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I did some advertising for AT&T Network Systems a number of years ago, introducing Systemax CAT 5 computer cable into Asia.  We converted some U.S. ads for local use having IDG Computerworld in-country offices translate them into local languages.  Having worked in B2B advertising for many years, with little success other than an occasional readership award and bingo card report I was thoroughly surprised when people across Thailand picked up their phones and ordered beaucoup feet of cable.  

It was like Sears Roebuck catalog time. The markets were so young.  Local companies needed cable, didn’t know where to get it, and we provided a location and phone number.

In the United States, the advertising market is so mature, so filled with messaging, it’s hard to find the pent-up demand. X, the LA punk band, sings “Now there are seven kinds of Coke, 500 kinds of cigarettes. This freedom of choice in the USA drives everybody crazy.”

Competition in the modern world is rampant. Advertising isn’t just about access anymore, it’s about creating awareness, then interest, trial, and preference. And as technology and service become more in vogue it’s about education. No wonder it’s hard to do advertising well.

That’s why brand strategy is so critical. It feeds and focuses the advertising beast.



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So there’s this question bubbling over in social networking and social media that’s on the minds of engineers, entrepreneurs, demographers and account/brand/communications planners: What’s a friend and what’s a community?

The internet and the social web have flattened the world to the degree that language has allowed. (Language, a major usability problem.)  Let’s say you like the punk rock band X but your best friends don’t — you might have to go outside for X soul mates. To Des Moines, Jakarta, or just across the tracks.  These X-ophiles may be your people. Share your love. Be potential  friends.  But now they are just part of an un-gerrymandered community.

Google+ is working on this, allowing circles of people with common interests to become connected. But Pandora and Spotify are trying to do this with music, Artspace.com is trying to do it with art, Ology.com with millennials, and the list goes on and on.  For every topic there is an entrepreneurial with an idea and an answer.  And a VC behind them to feed the frenzy.  And I love it. I loved exchanging punk rock stories with a 20 something in Qatar. It wasn’t creepy, it was awesome.  The kid wasn’t a friend. The kid was part of a community of interest. Danah Boyd, the future CEO of Microsoft, is right about the web; it is an amazing tool, with the ability to harness and free all our positive and negative human energies. But the goods far outweigh the bads.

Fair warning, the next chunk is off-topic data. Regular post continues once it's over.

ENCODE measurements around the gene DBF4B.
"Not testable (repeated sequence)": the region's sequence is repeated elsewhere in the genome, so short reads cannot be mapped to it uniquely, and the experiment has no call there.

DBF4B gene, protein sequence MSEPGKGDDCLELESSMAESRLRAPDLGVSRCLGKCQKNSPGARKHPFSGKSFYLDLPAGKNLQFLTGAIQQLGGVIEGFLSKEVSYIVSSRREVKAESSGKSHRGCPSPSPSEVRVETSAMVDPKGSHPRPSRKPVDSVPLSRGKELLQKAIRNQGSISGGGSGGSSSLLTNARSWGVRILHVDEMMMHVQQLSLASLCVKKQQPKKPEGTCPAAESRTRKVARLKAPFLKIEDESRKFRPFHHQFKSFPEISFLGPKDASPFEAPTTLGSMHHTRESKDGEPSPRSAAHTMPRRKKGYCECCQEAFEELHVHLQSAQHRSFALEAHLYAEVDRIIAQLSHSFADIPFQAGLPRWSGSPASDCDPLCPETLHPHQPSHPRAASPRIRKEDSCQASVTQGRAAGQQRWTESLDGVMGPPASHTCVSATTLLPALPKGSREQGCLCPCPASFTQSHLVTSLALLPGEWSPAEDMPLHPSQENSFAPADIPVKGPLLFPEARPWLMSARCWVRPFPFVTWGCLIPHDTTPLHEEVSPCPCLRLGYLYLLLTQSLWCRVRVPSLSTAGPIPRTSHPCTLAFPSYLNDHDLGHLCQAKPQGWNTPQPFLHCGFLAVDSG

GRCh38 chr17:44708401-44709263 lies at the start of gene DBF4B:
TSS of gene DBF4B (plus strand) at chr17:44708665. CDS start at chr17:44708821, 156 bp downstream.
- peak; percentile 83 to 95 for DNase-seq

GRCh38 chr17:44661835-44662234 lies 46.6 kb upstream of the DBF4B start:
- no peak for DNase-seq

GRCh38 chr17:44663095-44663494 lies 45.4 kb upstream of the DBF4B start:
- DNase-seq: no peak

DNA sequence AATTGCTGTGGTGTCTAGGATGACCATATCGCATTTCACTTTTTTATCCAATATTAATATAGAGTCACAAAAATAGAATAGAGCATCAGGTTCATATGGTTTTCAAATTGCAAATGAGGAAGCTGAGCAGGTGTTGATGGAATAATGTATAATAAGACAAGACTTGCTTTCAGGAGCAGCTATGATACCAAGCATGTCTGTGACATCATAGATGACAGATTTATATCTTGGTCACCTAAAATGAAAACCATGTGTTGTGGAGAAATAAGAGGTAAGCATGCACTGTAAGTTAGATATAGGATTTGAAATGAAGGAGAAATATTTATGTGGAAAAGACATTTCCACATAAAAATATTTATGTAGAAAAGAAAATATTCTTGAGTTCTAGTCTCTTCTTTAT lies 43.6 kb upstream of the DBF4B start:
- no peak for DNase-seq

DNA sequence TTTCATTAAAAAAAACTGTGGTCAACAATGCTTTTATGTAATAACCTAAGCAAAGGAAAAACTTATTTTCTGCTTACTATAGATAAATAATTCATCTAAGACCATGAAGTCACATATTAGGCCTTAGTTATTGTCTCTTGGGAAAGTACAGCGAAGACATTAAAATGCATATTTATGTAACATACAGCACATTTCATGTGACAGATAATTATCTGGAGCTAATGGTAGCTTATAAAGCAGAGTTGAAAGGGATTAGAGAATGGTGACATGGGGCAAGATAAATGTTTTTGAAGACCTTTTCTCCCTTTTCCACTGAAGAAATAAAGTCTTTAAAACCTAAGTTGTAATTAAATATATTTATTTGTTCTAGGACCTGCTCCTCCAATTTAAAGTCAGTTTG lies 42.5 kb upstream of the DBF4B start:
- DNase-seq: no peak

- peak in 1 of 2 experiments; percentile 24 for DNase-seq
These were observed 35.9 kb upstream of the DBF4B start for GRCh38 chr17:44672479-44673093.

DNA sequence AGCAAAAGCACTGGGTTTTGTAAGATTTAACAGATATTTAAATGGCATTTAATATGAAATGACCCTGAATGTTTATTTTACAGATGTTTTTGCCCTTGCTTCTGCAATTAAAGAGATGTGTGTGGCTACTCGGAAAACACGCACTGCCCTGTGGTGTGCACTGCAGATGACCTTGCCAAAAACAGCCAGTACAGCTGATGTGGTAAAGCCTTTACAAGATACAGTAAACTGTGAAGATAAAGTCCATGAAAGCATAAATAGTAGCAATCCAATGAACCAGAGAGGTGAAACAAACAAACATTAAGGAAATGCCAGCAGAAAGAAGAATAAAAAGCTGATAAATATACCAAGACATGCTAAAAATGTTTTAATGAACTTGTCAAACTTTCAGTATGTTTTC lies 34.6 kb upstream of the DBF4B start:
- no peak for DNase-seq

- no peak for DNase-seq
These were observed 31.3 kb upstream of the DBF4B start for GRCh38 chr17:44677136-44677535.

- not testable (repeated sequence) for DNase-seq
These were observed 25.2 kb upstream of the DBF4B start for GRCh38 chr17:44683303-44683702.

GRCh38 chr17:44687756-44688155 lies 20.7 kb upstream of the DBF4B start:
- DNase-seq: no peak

The debate and commercial applications surrounding what is a friend and what is a community will continue.  And evolve. Marketers and publishers who figure out the different and the byplay will build powerful, powerful things. You friend in the ether, Steve.  Peace!

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Here’s the problem with digital music.  It’s music.  And music consumption is being replaced by the internet and messaging. 

Daily book readership, as a percentage of leisure time spent, took a major hit when the radio came around. Radio listenership diminished with the advent of TV.  TV is fluctuating but as baby boomers go asunder it, too, will take a back seat to the growth of whatever is next.  Even today, if you look closely at ear buds they’re tethered to people staring at the screens (video) not to people with with eyes closed, boppin’ to music.

I don’t listen to much music anymore, unless I’m in a bar. Or when Pearl Jam or X come around.  I go to see Hot Tuna (Jorma and Jack) every year but friends orchestrate that.  A road trip to Williamsburg to see someone new like Justin Townes Earle is worthy, but I stumbled upon him by accident.  The radio really sucks.  Pandora is cool, perhaps the only thing that can save music, but the model is wrong. iTunes has sold 10 billion songs since 2003, but made negligible money (on the songs) doing so.  Music in the advertising  business used to be very important.  Now, most music on TV and radio ads is created by the algorithm.

The music business has been mismanaged and mislead. It will come back — but Lady Gaga at $.99 a song will not do it. And it will never be where it once was.  As art become replaced by engineering, we lose our humanity note by note. The roots backlash will help the arts but it could get ugly.   Peace.

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